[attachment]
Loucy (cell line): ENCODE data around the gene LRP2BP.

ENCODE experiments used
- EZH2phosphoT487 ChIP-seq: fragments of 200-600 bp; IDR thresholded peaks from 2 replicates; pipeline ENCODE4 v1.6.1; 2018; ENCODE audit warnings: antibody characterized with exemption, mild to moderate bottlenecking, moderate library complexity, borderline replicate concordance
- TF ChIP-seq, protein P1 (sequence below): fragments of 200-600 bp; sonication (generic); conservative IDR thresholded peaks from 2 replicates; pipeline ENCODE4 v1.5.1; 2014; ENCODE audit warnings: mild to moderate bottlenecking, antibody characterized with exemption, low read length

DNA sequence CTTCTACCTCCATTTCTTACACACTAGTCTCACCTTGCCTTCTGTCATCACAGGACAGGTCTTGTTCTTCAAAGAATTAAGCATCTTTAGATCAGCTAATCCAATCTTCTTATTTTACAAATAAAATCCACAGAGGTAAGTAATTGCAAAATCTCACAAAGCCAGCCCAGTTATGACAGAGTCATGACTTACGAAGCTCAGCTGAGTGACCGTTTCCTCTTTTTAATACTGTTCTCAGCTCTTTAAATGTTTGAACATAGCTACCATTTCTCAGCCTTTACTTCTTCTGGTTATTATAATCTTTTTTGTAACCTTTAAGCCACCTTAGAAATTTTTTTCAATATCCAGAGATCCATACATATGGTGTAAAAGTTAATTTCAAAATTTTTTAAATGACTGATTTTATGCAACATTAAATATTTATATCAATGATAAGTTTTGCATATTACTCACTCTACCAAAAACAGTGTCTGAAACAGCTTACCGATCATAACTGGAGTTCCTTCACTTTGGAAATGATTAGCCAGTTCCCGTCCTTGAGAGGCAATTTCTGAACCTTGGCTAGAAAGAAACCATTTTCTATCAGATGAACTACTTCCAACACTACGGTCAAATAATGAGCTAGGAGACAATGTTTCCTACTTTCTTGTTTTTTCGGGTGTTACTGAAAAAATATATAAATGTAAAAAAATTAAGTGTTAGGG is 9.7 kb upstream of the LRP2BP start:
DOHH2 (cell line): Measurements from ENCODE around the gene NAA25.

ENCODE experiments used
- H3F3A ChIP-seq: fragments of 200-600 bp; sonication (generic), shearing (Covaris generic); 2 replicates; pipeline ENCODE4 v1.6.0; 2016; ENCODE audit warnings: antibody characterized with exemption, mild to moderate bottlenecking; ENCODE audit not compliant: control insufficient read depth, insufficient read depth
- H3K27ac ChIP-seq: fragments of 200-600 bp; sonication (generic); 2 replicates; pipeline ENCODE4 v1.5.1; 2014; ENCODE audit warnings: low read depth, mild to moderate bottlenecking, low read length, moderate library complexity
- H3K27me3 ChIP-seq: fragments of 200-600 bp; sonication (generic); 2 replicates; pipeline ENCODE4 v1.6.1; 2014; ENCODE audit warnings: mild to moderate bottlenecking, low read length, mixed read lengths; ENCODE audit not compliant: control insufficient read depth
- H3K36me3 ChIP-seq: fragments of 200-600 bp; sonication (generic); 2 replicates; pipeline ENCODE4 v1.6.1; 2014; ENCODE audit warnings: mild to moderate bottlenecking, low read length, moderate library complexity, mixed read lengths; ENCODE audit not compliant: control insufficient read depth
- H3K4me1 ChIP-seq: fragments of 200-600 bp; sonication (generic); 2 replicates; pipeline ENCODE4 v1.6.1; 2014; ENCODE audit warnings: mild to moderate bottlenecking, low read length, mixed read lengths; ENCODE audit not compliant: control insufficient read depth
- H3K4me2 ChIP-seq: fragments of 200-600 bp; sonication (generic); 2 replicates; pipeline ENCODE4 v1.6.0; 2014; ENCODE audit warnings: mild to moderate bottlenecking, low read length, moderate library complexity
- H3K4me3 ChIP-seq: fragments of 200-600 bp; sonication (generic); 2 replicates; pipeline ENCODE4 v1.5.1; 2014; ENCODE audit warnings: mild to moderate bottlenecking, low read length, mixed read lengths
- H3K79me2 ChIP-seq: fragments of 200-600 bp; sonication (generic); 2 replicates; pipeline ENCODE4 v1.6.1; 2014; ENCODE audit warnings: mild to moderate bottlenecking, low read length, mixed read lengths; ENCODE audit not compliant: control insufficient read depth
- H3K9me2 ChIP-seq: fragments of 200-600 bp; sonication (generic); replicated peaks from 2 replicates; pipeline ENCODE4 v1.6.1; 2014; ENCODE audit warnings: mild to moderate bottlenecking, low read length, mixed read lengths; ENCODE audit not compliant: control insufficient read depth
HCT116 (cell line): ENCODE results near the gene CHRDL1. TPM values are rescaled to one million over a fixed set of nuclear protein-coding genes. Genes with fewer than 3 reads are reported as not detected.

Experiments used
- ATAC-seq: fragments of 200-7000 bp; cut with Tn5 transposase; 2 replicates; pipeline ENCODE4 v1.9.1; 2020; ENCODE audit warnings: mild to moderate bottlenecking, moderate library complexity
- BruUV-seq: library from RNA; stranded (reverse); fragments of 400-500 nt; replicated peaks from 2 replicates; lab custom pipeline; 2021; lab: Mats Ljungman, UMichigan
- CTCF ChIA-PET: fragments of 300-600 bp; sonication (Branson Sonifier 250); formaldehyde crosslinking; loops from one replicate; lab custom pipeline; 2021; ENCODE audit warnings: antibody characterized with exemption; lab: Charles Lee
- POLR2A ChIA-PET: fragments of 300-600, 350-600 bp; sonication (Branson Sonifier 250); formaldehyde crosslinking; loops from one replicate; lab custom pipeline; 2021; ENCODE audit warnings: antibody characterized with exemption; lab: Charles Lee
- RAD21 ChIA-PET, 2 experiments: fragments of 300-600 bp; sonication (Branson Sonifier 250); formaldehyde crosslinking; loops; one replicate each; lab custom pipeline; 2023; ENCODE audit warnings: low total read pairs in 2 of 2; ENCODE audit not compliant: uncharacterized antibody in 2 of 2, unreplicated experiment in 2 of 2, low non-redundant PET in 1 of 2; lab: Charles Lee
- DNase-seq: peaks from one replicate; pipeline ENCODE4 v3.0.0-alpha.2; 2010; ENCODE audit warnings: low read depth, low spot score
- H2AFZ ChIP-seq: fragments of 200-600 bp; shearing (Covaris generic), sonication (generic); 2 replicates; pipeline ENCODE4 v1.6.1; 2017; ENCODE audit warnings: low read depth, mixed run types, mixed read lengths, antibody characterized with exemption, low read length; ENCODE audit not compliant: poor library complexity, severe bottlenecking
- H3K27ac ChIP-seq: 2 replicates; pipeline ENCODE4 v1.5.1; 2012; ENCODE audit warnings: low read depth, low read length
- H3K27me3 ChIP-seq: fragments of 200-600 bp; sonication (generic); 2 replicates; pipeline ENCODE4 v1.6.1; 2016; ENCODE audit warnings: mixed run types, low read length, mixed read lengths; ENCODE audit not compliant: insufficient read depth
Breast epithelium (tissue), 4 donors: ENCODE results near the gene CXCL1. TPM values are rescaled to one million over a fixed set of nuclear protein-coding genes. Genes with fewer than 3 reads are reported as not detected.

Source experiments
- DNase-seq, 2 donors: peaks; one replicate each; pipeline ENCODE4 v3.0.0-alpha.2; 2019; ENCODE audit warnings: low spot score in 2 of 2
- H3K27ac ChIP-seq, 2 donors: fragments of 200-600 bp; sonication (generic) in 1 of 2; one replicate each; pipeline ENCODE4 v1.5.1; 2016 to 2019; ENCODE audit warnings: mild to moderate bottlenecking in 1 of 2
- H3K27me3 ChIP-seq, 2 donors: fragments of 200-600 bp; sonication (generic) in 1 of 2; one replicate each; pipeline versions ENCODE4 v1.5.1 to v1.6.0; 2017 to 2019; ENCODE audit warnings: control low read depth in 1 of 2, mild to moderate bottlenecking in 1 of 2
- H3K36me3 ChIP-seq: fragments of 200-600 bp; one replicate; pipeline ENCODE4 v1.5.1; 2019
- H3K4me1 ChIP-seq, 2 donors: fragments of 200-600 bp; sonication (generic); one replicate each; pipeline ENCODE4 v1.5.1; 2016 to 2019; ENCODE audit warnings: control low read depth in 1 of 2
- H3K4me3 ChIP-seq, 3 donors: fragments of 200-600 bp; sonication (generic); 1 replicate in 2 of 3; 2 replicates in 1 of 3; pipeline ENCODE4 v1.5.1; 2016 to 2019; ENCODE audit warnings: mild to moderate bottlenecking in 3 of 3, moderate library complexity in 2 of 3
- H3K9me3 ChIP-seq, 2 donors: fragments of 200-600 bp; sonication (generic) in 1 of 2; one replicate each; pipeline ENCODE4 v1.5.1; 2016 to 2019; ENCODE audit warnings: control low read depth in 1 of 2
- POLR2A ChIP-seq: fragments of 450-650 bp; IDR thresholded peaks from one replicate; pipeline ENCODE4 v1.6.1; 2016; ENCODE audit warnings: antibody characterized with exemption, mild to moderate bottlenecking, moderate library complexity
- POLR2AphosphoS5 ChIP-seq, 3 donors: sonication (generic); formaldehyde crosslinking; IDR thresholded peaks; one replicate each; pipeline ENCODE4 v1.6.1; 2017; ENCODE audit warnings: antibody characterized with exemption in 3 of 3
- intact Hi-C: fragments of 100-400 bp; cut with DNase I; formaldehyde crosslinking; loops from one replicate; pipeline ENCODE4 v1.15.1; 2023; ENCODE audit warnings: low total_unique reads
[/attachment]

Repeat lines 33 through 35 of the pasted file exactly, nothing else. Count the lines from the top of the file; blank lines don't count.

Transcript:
- H3K36me3 ChIP-seq: fragments of 200-600 bp; one replicate; pipeline ENCODE4 v1.5.1; 2019
- H3K4me1 ChIP-seq, 2 donors: fragments of 200-600 bp; sonication (generic); one replicate each; pipeline ENCODE4 v1.5.1; 2016 to 2019; ENCODE audit warnings: control low read depth in 1 of 2
- H3K4me3 ChIP-seq, 3 donors: fragments of 200-600 bp; sonication (generic); 1 replicate in 2 of 3; 2 replicates in 1 of 3; pipeline ENCODE4 v1.5.1; 2016 to 2019; ENCODE audit warnings: mild to moderate bottlenecking in 3 of 3, moderate library complexity in 2 of 3